‘Bosworth – Psychology of a Battle’ by Michael Jones

Everyone knows about Richard III: the scheming, duplicitous, evil crookback who murdered his nephews to steal the throne. Or do they?

Shakespeare’s notorious villain has been so ingrained in our minds for centuries that the “winter of our discontent” and the horse worth more than a kingdom are practically viewed as historical facts. Perhaps inevitably, it’s become something of a fashion among historians and novelists to attempt a rehabilitation of Richard, from Josephine Tey and Sharon Penman to Philippa Langley and Gregory, and Michael Jones’s ‘Bosworth: The Battle that Transformed England’ continues to mine this rich vein. This should come as no surprise, for Jones was closely involved in the project to hunt out Richard’s grave and has written another book on that topic, and his expertise shines through ‘Bosworth’.

The title is perhaps a little misleading, but readers who might be turned off by the prospect of military history shouldn’t be – the book is actually a fascinating exploration of the wider, European and historical context of Bosworth, and an intriguing psychological consideration of Richard himself. As Jones says, Richard “is not the bloody usurper of legend but has an altogether higher purpose, to reclaim his family’s regal dignity.” And it’s this family that really matters in Jones’s portrayal of Richard – particularly his father and namesake, Richard, Duke of York, who was killed by Lancastrian forces at Wakefield when his youngest son was just eight years old. Jones says “A mythology is bigger than a memory, and Richard grew up in its shadow. As its power gained a hold on his imagination, he came to see himself in this mythic father’s likeness and thus as his true heir.” There’s a tragic parallel highlighted between Richard’s final, fatal charge from the high ground into Henry Tudor’s army, and Richard of York’s own fatal charge at Wakefield, with Jones suggesting a moving inevitability about Richard III’s fate. This theory lends the book real emotional depth and transforms what might have been a somewhat dry discussion of whether Ambion Hill really was the site of Bosworth into a tense, gripping drama about a son’s struggle to live up to his family name.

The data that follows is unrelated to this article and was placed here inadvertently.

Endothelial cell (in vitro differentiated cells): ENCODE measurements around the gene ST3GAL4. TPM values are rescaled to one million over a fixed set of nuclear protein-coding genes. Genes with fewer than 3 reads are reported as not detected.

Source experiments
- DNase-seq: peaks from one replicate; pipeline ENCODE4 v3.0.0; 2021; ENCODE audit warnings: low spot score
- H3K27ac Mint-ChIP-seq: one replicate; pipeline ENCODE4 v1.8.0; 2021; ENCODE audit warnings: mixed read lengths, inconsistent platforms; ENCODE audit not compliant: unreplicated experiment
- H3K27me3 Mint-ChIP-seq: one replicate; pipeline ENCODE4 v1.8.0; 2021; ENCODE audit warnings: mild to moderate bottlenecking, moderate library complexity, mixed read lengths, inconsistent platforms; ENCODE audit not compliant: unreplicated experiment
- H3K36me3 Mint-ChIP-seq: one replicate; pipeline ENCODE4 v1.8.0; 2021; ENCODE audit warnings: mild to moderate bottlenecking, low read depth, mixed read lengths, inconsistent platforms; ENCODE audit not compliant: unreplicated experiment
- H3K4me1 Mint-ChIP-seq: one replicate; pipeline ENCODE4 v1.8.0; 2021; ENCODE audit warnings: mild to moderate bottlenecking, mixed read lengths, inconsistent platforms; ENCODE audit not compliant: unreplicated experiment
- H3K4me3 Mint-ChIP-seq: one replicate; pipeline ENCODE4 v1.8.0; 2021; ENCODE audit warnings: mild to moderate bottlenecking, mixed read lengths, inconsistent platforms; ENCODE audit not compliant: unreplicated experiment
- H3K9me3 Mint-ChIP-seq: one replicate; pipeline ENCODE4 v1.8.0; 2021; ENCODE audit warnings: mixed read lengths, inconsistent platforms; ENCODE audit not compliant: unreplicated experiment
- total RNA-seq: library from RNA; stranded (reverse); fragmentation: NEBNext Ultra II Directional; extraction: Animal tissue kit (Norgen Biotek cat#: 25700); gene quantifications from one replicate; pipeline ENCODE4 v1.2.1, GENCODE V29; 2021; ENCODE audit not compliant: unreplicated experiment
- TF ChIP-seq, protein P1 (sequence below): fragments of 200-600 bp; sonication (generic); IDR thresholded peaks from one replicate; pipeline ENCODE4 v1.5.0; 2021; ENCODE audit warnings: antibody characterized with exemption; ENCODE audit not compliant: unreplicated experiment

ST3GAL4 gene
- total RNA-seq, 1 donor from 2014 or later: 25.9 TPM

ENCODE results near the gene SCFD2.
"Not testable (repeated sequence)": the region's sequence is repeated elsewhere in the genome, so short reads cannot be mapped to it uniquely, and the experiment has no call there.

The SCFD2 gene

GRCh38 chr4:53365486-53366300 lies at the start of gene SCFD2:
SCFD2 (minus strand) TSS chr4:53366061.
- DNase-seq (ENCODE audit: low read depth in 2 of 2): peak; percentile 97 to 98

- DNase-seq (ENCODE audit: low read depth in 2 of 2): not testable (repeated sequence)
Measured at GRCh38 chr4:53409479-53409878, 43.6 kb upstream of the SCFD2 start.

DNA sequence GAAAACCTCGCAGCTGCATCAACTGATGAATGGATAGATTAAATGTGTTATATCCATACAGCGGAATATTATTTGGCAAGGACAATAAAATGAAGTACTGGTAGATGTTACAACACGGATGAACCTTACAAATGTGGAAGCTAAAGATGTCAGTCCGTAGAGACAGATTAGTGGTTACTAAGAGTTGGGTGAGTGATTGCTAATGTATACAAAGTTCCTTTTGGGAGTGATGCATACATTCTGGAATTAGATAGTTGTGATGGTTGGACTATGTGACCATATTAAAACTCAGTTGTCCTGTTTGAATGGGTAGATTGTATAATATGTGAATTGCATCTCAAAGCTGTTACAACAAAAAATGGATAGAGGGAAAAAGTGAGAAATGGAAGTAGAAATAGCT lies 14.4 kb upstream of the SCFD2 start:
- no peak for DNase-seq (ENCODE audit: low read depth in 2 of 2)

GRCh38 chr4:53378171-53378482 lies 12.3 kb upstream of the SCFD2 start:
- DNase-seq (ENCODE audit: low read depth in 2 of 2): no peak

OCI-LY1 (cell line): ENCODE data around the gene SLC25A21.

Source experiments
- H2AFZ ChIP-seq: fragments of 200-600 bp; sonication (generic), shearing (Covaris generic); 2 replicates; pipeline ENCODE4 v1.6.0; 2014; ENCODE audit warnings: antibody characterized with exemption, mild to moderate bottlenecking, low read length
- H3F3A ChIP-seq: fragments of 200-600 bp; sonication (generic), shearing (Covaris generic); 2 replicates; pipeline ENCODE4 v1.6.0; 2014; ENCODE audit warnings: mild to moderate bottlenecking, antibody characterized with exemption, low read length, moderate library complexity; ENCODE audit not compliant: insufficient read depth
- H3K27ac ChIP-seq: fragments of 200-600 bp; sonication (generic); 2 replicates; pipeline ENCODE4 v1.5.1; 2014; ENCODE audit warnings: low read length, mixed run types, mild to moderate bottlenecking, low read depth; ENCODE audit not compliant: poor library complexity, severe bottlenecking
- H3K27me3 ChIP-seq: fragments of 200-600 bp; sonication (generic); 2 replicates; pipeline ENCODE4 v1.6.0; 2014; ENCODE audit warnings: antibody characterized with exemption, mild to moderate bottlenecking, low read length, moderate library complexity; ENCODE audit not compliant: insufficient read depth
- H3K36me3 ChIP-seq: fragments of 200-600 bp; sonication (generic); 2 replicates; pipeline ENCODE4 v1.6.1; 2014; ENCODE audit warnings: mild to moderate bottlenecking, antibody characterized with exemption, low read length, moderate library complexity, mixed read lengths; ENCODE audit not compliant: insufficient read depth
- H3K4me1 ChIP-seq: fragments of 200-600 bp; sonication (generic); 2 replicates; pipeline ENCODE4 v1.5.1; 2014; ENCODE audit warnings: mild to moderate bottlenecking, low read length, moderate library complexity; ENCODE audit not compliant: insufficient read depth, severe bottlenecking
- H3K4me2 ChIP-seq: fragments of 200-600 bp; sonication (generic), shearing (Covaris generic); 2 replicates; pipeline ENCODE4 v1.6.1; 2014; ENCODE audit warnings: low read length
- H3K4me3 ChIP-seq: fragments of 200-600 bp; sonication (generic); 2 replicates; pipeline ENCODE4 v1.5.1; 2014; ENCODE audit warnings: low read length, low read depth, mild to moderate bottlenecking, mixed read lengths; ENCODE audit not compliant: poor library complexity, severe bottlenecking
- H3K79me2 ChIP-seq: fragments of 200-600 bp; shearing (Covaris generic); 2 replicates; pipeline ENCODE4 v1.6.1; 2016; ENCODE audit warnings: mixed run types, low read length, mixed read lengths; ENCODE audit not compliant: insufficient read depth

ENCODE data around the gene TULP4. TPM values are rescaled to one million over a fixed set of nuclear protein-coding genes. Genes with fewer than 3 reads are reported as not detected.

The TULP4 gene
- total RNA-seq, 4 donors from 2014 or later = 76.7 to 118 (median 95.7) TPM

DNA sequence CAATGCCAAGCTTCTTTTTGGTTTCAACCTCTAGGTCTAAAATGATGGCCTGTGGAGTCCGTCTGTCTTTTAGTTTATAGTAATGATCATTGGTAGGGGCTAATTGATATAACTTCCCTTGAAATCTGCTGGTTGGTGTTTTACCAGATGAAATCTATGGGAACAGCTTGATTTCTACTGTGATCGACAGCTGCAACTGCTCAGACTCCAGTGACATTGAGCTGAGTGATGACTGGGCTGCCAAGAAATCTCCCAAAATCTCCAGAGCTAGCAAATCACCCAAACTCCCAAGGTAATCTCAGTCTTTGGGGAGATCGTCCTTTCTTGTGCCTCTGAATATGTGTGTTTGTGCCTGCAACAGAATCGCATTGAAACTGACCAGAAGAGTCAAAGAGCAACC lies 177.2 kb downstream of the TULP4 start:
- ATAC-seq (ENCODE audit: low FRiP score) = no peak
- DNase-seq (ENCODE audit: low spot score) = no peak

Jones also sets about interrogating other myths made gospel by Shakespeare, arguing that many of the elements found in the play actually originated in the Battle of Courtrai, over a hundred and eighty years prior to Bosworth. The sequence of the battle, Richard’s failure to celebrate Mass, the portents, and even the desperate cry for a horse can all be found in accounts of this battle. It makes for compelling reading, as if we’re watching a crime scene investigator pick apart the testimonies of unreliable witnesses, with all the suspicion and curiosity that creates.

If the book has a fault, it’s that it is unashamedly Ricardian. This isn’t a surprise, but it does mean that Henry Tudor only really gets a look in about halfway through, and it would have been interesting to see the same depth of character study applied to both commanders. Jones’s preference for Richard also leads him to discuss the theory of Edward IV’s supposed bastardy as if it’s true, which certainly allowed Richard to justify his own kingship, but perhaps ought to be considered as one of many possibilities rather than the definitive one, a point only really paid lip service to here.

That said, ‘Bosworth’ remains an entertaining, incisive account of one of the most iconic moments in Tudor history. Using Shakespeare’s portrayal as a frame for the narrative is a really effective choice, allowing Jones to make a convincing case for Richard as more of a Hamlet figure than a Claudius; at the end, he wonders what kind of tragedy Shakespeare might have written if not for the Tudor queen on the throne. He concludes “Here, instead of the evil loner, we glimpse a Richard who could be the flawed, but ultimately tragic hero … a courageous, determined and energetic man caught up in a family drama and shadowed by its legacy.” Now, if only we had a time machine …

By Naomi Kelsey

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  1. Reymie Lum says:

    This book would offer wonderful insight into Richard III final moments

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